Honestly Held Beliefs

George W. Bush is not an honest president. That is most obvious from the way he and his administration have damaged the country with the unethical and irresponsible invasion and occupation of Iraq. They lied about WMD, they lie about progress, they lie about the connection between Iraq and 9-11 (then coyly deny they ever made the lie, just before making it again). And that’s only Iraq. Generally speaking, he is a deceitful man and the country is worse off for it.

But, the country is also worse off for beliefs he honestly holds. Consider his two vetoes of life-saving stem cell research:

From 2006, just before the midterm elections:

“This bill would support the taking of innocent human life in the hope of finding medical benefits for others,” Bush said Wednesday afternoon. “It crosses a moral boundary that our decent society needs to respect. So I vetoed it.”

[Full story]

From a few days ago:

“Destroying human life in the hopes of saving human life is not ethical — and it is not the only option before us,” Bush said in remarks in the White House’s ornate East Room after the veto.

[Full Story] In our response to the horrible policies of George Bush and the right wing element in this country, does it matter–does it affect our course of action–if the justification for the horrible policy is an honestly held belief rather than a fabricated pretext?

6 thoughts on “Honestly Held Beliefs”

  1. I think it’s both mitigating and exacerbating. I voted to Bush in the first election, and part of the reason (I have no idea how much, but it was in my mind) was that I believed he believed in things. I really never thought, and I still don’t, that Gore believes in things. I thought Gore would change 100% of his beliefs in order to be president, and I believed Bush would change maybe 95%. Are either of those good? Nope, but I was definitely attracted to the idea that his own opinions actually mattered to him.

    As it happens I think Bush is actually way less alterable than I thought, and in a bad way.

    So I don’t know, and I’m not sure I added anything to your discussion other than to say that it matters to me on some level.

  2. You don’t think Gore believes in things? Global Warming, Promoting Technology, Efficient Government? Wow. It really is amazing how different our perceptions of these people are. I believe the media narrative that Bush is stupid; you believe the media narrative that Gore is without convictions. There you go.

    It’s funny because when I wrote this I was thinking we should be less harsh or more understanding when dealing with something like this which is a deeply held belief as opposed to something like the nation building operations in Iraq which are not only contrary to Bush’s position on the campaign trail but–in my estimation–a cynical effort to sustain his ego and bring tremendous profits to his friends.

    Your comments reveal that we have to treat it different because compromise is how democracies work. I missed that problem.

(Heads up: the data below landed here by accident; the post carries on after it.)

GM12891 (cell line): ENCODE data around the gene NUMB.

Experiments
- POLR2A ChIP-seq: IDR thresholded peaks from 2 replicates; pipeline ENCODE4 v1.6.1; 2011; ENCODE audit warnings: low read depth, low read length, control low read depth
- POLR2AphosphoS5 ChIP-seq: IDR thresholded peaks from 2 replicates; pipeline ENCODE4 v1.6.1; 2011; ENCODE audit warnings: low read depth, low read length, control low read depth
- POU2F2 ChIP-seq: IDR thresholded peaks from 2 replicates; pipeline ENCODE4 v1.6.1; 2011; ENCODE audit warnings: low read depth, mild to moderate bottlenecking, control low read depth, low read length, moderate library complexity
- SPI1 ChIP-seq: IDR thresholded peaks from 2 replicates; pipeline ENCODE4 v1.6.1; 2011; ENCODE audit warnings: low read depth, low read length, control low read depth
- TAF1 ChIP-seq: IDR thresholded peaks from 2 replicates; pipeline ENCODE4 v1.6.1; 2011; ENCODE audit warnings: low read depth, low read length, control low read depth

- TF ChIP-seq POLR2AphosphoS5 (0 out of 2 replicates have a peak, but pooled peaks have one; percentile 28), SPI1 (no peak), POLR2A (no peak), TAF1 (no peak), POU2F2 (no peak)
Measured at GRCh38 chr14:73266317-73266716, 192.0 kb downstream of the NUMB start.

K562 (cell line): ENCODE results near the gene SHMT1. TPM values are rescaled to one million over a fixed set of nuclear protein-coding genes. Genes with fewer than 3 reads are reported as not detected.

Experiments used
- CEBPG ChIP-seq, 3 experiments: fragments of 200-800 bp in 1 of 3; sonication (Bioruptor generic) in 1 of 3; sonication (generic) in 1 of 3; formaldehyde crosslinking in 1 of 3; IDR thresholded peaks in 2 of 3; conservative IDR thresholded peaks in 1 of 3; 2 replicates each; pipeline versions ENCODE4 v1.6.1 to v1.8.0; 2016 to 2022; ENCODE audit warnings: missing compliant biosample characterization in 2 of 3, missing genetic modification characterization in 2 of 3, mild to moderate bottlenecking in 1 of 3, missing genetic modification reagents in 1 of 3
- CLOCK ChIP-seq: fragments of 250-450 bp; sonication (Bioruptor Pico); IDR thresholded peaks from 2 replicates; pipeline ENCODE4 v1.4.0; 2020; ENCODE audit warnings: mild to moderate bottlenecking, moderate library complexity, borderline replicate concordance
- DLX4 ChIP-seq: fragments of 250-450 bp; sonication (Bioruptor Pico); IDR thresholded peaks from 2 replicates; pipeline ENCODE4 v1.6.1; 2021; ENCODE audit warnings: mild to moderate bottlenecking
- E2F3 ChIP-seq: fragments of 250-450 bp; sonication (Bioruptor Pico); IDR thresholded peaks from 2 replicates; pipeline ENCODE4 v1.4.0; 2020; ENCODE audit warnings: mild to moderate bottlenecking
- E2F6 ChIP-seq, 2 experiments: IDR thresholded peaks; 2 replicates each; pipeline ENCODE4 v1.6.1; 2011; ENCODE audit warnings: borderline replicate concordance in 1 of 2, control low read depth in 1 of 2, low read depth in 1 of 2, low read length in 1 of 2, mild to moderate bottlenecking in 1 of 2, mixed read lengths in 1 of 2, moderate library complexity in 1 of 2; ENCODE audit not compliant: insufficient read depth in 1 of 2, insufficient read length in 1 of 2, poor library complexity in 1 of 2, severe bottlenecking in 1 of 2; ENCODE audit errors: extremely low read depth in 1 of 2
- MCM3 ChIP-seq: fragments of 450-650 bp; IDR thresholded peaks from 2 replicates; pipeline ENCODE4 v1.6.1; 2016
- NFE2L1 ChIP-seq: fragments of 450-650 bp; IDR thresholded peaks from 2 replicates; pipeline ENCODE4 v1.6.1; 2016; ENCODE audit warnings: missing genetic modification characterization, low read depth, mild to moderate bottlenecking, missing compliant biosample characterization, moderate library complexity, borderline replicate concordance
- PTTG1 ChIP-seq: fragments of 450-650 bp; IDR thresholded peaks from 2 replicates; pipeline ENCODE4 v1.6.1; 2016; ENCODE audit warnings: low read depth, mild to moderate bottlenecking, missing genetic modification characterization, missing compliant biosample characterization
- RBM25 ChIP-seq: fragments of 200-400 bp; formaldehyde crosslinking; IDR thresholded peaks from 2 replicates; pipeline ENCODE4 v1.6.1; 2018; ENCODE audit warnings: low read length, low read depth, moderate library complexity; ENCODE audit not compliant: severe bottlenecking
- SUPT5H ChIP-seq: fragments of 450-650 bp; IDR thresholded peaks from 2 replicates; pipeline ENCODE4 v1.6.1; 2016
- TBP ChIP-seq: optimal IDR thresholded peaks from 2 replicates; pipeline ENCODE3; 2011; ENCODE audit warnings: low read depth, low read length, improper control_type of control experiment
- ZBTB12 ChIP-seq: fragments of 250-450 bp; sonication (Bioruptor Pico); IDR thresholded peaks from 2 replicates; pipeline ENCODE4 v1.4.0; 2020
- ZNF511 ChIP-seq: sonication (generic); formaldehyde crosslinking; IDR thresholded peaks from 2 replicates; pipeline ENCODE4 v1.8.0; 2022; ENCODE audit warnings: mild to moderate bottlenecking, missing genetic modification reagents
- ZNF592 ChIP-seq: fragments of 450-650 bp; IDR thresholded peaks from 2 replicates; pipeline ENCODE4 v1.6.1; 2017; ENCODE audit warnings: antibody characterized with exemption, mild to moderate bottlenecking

3. Well, I should revisit the Gore statement, because he has changed since he left office.

    He clearly believes in fighting global warming. He basically never talked about it while running for president.

    I think he may believe in promoting technology, but his willingness to throw global warming under the bus when it looked like a hard issue to discuss on a campaign makes me think he’d do an about face if it were politically expedient. And that’s the main thing: what we know about his actual passions tells us that he is willing to put them aside to get elected.

    Now, as I mentioned, as much as I think Gore is highly malleable, I think Bush is pretty bad as well, it’s just that in 2000, I had an easier time believing Bush had some limits than Gore. I still don’t see any evidence from his actual runs for office that he was ever willing to hurt himself in the polls in order to take a tough stand. Seems me he ran for the base as badly as Bush Sr. did when he had to (re)capture Reagan Democrats.

  4. Campaigns mess people up. Take John McCain. I’m not a fan of him for president (I against bomb, bomb, bomb, bomb, bomb Iran), however, I think he would conduct himself in office as a principled person. Nonetheless, he has basically become a super right winger on everything this primary season. He has done everything but jump up and down and say, “I want to be president damn it!” I felt that was something Gore and Dole both suffered from as well.

    I think pandering indicates a lack of trust in the electorate. In many ways, it is the opposite of open mindedness. While both allow for the potential to change ones position, open mindedness show respect for others by considering the validity of their positions, while pandering not only rejects the validity of the position, but assumes the other can’t handle the debate. Sensing it in a cadidate is a pretty legitimate reason to be turned off by the candidate.

  5. I don’t think the solution to decades of moving to the authoritarian right is to pretend politics don’t matter.

    The Republican Party is completely lost. It has created a tremendously corrupt & ineffective government and a dangerous & immoral foreign policy. So much so, that the only way to be against the Democrats is to be for “non-partisanship.” I think we need to restore private rights and efficient government. We need to restore the role of diplomacy in foreign policy. We need to respect reason and science.

    We need to elect Democrats.

    IMHO. 😉

    BTW, I also know that Unity 08 is likely to be the party that you’ve wanted to vote for your entire life, backing guys like Tsongas & Lieberman demonstrate a deep and enduring commitment to such things on your part. My comments are more directed at the “equal time” Unity 08 is enjoying in mainstream media now that no one can vote Republican with a clear conscience.

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